According to the Bureau of Labor Statistics, more than 4,500 workers were killed on the job in 2010. The Occupational Health and Safety Administration (OSHA) requires that employers provide a safe workplace. They must correct hazardous working conditions that could cause injury or death.
OSHA Sets and Enforces Workplace Standards
OSHA sets and enforces workplace standards, provides training, and inspects work sites. If an inspector identifies a violation, the employer must post the citation near the work area involved and correct the situation promptly. Penalties for knowingly violating OSHA standards range from $5,000 to $70,000 per violation, depending on the seriousness of the offense.
OSHA Standards Apply to Most Private Employers
OSHA sets standards for farming, construction, maritime, and general industries. Regulations apply to private companies and their employees. They do not apply to self-employed individuals, farmers' immediate family members, or workplaces regulated by another federal agency. An OSHA-approved state agency may cover state and local government employees.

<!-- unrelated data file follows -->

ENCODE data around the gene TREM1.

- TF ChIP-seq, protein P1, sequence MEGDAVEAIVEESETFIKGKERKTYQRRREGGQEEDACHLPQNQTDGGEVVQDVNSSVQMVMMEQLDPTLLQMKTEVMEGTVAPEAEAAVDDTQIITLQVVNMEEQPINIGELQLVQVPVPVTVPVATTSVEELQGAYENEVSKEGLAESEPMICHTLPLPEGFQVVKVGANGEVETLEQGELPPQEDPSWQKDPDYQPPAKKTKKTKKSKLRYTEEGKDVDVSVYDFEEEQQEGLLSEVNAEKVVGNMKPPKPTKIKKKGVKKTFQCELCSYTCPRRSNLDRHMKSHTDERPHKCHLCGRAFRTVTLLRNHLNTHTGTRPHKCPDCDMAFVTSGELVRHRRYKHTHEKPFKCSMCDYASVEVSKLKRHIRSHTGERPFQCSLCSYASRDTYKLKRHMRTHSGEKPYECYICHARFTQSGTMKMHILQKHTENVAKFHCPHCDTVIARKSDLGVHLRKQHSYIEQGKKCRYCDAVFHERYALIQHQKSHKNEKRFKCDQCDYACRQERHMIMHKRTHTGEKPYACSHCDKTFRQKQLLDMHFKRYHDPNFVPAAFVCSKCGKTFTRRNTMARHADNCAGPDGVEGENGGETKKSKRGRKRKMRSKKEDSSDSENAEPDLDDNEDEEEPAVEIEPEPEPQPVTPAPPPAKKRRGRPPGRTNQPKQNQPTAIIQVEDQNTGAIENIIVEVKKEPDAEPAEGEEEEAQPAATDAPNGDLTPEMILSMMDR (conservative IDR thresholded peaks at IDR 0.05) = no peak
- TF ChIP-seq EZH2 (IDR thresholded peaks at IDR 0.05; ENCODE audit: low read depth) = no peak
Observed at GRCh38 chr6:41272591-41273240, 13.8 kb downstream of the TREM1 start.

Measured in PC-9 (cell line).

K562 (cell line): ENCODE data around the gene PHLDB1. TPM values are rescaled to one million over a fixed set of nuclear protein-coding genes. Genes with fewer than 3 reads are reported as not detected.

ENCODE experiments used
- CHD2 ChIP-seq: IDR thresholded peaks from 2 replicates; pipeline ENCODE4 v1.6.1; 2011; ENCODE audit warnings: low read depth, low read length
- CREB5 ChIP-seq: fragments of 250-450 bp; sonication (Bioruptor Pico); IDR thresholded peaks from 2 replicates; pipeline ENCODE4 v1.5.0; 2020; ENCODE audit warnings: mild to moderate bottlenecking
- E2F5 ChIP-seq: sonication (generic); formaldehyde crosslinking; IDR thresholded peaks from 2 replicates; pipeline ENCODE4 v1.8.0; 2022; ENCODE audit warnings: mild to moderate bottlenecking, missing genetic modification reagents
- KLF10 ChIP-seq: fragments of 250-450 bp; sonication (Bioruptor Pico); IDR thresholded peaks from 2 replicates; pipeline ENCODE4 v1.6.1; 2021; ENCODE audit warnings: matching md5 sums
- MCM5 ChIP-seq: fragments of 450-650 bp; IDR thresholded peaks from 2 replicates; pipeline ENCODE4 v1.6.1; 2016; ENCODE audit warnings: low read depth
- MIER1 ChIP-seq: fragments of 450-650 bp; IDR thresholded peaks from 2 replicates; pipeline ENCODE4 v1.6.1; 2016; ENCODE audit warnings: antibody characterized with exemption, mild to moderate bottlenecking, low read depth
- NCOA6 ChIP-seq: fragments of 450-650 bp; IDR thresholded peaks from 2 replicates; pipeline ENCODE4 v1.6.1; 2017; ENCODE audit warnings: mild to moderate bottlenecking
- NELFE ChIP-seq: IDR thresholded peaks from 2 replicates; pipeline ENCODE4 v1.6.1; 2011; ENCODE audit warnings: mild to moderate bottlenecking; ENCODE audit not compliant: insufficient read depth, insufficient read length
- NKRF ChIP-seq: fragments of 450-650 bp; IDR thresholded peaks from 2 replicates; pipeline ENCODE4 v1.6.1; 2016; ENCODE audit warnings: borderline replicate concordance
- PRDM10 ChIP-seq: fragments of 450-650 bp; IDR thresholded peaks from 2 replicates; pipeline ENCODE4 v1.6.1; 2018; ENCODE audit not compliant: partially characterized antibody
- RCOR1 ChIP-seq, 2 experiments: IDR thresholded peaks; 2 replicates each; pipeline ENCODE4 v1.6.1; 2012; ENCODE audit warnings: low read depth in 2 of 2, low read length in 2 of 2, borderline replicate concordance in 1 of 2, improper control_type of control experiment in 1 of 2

OSHA Sets Requirements for Employers
Employers must make the workplace safe from recognized hazards and regularly check work sites for OSHA violations. They must warn employees about possible hazards and set up policies to ensure compliance with OSHA standards. They must provide training and medical examinations if required.
Employers must report fatal or serious accidents within eight hours. They must keep records of work site injuries and illnesses, exposures, and medical records. These records must be available to employees.
Report Workplace Injuries and Hazards
Your employer must have an OSHA poster at the work site informing employees of their rights and responsibilities. If you are injured at work or become aware of a hazard, notify your supervisor. If the condition is not corrected, complain to the local OSHA office. An OSHA inspector may require the employer to correct the hazards or send employees off the job.
Employers Cannot Retaliate Against You
If you are injured or made ill by something in your workplace, notify your supervisor immediately - for both workers' compensation and OSHA purposes.
Your employer cannot retaliate against you for reporting a workplace hazard or walking off the job due to unsafe conditions. If you believe you were fired or disciplined for these reasons, you may file a report with the Department of Labor and OSHA within 30 days of the adverse action. You may also file a lawsuit against the employer for retaliation.
An Employment Lawyer Can Help
The law surrounding OSHA and employee safety is complicated. Plus, the facts of each case are unique. This article provides a brief, general introduction to the topic. For more detailed, specific information, please contact an employment or workplace safety lawyer.